Born and raised in the states, I was praised for being able to speak Somali fluently, thanks to my parents who raised me to speak Somali before I entered school.
Speaking the language definitely has its benefits: being able to communicate with family members back home, being multilingual in general, and the third, which is my favorite:talking about someone without them knowing. Mostly, Somali allows me to express myself without the whole English-speaking world understanding. As much as I love this, life would be easier if the English language had similar words. So I went to Twitter and connected with Somalis around the world, asking them, ”What’s one Somali word you wish was in the English language?” Here are their top five suggestions:
1. Ciyaalsuuq — unruly youth
Ever have friends your parents don’t like because they think they’re a bad influence? Somali has a term for that. Ciyaal literally means “kids” and suuq means “store.” It’s less offensive and a bit funny in Somali: “Why are you hanging with those ciyaalsuuq?” Just know if you have ever been called that, it’s time for some daqan celis.
2. Daqan celis — forgetting culture
Daqan celis (pronounced “duh-ken-AW-liss”) is the Somali expression I use the most when speaking English. Literally translated as “culture back,” it is used in multiple contexts.Daqan celis , as in “OMG, my kids are going to be daqan celis,”describes the process of kids in the Somali diaspora forgetting their culture and needing to be sent home to get it back. It’s also used to describe people who can’t speak the Somali language: basically a nice way of saying you’ve gotten way too Westernized.
3. Abti/Adheer/Eedo/Habo — aunts and uncles on both sides
The Somali language is more descriptive than English. We describe our uncles and aunts from our maternal and paternal side differently. Abti (“ub-tee”) is what you call your uncle from your mom’s side, while Adheer (“uh-there”) is your uncle from your dad’s side.Habaryar (“Hub-bar-yaar”) or Habo (“huh-bo”) mean either your mom’s sister — or any Somali lady you see on the street — whereas Eedo is an aunt from your dad’s side. It’s easy to mix these up, but really useful at times. For example: If I’m speaking to my sister in English and state “Aunt Faduma got me flowers,” my sister wouldn’t know which aunt Faduma I’m talking about, but using Somali, I can specify what side of the family she’s on.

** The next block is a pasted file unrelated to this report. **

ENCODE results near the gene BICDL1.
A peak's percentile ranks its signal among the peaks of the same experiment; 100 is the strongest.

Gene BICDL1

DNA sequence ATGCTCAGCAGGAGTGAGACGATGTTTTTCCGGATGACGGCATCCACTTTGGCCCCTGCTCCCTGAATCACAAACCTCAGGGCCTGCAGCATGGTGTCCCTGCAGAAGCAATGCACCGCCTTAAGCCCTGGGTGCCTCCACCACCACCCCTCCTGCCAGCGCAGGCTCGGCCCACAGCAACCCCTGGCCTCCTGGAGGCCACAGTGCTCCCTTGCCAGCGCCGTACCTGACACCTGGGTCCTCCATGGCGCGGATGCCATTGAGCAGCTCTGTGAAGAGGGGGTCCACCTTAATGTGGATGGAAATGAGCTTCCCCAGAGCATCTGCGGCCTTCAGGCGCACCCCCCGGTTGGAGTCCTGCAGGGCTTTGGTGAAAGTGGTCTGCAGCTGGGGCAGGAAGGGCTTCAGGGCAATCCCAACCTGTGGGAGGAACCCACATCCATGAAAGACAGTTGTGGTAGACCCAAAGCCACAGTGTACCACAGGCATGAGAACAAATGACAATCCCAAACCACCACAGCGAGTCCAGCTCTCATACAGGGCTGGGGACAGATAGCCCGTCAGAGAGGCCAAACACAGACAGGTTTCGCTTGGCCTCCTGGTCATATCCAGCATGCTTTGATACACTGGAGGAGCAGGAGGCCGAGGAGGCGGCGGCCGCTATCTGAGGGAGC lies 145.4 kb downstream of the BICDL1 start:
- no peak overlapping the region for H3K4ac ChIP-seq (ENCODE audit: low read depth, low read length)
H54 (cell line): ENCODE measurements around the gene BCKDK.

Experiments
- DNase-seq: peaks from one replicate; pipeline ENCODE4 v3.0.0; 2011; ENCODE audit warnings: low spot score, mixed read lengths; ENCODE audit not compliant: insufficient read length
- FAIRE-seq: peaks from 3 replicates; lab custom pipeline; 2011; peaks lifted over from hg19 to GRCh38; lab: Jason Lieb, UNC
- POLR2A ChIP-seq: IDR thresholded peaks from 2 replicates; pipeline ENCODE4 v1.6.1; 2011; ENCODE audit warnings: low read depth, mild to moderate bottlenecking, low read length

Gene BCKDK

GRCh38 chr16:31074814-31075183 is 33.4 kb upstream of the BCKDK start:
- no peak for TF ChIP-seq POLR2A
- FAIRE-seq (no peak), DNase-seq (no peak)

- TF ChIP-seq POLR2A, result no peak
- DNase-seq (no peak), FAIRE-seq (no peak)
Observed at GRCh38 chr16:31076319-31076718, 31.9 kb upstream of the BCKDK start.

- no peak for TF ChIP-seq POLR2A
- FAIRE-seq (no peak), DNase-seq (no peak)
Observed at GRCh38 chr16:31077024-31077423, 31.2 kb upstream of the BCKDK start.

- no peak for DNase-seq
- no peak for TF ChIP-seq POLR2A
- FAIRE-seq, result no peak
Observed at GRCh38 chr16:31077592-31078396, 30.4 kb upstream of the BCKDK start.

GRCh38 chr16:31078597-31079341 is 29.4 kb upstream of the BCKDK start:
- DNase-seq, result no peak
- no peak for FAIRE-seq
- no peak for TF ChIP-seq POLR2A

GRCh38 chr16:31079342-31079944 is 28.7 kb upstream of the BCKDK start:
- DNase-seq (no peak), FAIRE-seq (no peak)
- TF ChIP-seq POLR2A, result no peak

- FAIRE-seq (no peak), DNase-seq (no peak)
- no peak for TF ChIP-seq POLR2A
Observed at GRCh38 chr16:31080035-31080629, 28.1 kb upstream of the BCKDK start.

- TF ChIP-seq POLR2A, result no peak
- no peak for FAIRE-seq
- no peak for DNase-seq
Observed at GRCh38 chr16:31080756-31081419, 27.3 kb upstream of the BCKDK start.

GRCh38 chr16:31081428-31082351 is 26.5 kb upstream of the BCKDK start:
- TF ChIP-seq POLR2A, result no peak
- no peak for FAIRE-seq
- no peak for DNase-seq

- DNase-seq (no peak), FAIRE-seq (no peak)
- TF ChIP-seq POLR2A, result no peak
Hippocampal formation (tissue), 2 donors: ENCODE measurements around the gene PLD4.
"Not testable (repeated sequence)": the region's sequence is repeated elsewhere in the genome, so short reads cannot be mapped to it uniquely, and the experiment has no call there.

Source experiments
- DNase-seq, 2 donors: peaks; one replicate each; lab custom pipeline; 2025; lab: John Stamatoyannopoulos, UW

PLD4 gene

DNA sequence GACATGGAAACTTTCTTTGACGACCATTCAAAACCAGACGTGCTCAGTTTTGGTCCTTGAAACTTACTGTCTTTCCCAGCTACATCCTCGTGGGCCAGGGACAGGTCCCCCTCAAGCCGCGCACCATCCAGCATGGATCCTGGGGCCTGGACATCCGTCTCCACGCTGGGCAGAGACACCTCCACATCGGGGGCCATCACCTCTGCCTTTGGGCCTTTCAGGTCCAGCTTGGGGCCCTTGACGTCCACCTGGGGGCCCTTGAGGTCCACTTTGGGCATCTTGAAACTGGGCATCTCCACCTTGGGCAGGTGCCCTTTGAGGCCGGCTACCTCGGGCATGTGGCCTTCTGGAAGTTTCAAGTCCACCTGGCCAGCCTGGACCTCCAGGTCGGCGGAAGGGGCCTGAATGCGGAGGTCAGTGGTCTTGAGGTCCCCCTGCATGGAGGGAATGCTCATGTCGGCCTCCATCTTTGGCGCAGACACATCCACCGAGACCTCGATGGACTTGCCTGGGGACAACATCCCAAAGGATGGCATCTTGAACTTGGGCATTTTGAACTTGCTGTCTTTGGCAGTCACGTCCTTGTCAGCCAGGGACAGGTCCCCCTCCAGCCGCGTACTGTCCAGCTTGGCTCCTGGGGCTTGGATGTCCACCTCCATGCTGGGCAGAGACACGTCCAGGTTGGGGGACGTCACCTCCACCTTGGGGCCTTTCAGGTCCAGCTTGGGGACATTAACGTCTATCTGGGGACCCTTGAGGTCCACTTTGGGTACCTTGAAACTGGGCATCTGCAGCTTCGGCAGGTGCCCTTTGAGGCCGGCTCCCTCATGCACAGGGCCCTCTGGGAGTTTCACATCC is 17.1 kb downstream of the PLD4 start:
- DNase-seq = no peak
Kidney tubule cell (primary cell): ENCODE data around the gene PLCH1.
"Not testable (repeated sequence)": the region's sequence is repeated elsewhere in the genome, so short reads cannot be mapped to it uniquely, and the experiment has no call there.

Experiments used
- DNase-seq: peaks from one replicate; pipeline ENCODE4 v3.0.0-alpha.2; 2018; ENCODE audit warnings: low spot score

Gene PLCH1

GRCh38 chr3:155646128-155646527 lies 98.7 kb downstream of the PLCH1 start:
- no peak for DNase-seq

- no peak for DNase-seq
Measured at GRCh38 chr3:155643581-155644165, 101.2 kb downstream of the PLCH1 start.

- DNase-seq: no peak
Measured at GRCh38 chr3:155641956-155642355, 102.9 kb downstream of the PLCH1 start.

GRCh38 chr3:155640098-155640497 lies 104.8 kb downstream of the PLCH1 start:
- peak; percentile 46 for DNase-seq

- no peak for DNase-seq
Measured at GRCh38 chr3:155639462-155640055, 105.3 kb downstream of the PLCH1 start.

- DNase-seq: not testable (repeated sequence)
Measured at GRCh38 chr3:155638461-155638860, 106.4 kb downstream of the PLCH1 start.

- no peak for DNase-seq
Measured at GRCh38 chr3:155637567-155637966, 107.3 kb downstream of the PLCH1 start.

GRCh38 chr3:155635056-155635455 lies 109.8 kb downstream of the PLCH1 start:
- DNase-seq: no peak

4. Kullaha — “says” or “said” to mock
Kullaha (pronounced “koo-luh-ha”) means “said” or “says.” It’s just 10 times better in Somali! If you are mad and want to imitate someone, you will roll your eyes and addkullaha, repeating what they said. (Somalis can be a little feisty, you know). For example, when someone says something really annoying, I will say, “Kullaha ‘no school tomorrow’ (rolls eyes). You think you smart?‘ or “Kullaha ‘I finished your cookies.’ Are you serious?” Obviously, in Somali it makes much more sense and is a bit feistier, but this expression definitely adds the spice.
5. Wallahi — swearing to God
Wallahi (pronounced “wah-luh-hee”) is Arabic but we Somalis have our own version adding the “i” at the end. This has to be the most commonly used Somali expression. Many classmates and non-Somali friends at Rainier Beach High School started using this word because of the number of times they’ve heard Somali students say it. It means “I swear to God”. Somalis swear to God a lot. If you ever hear someone saying wallahi,they aren’t lying, they are trying to show that they’re being honest by swearing to God!
Our “Somali 101” class is sadly coming to an end. Let’s end things off by listening to my favorite Somali artist Maxamed BK telling us to welcome the new life.
Source: Seattle Globalist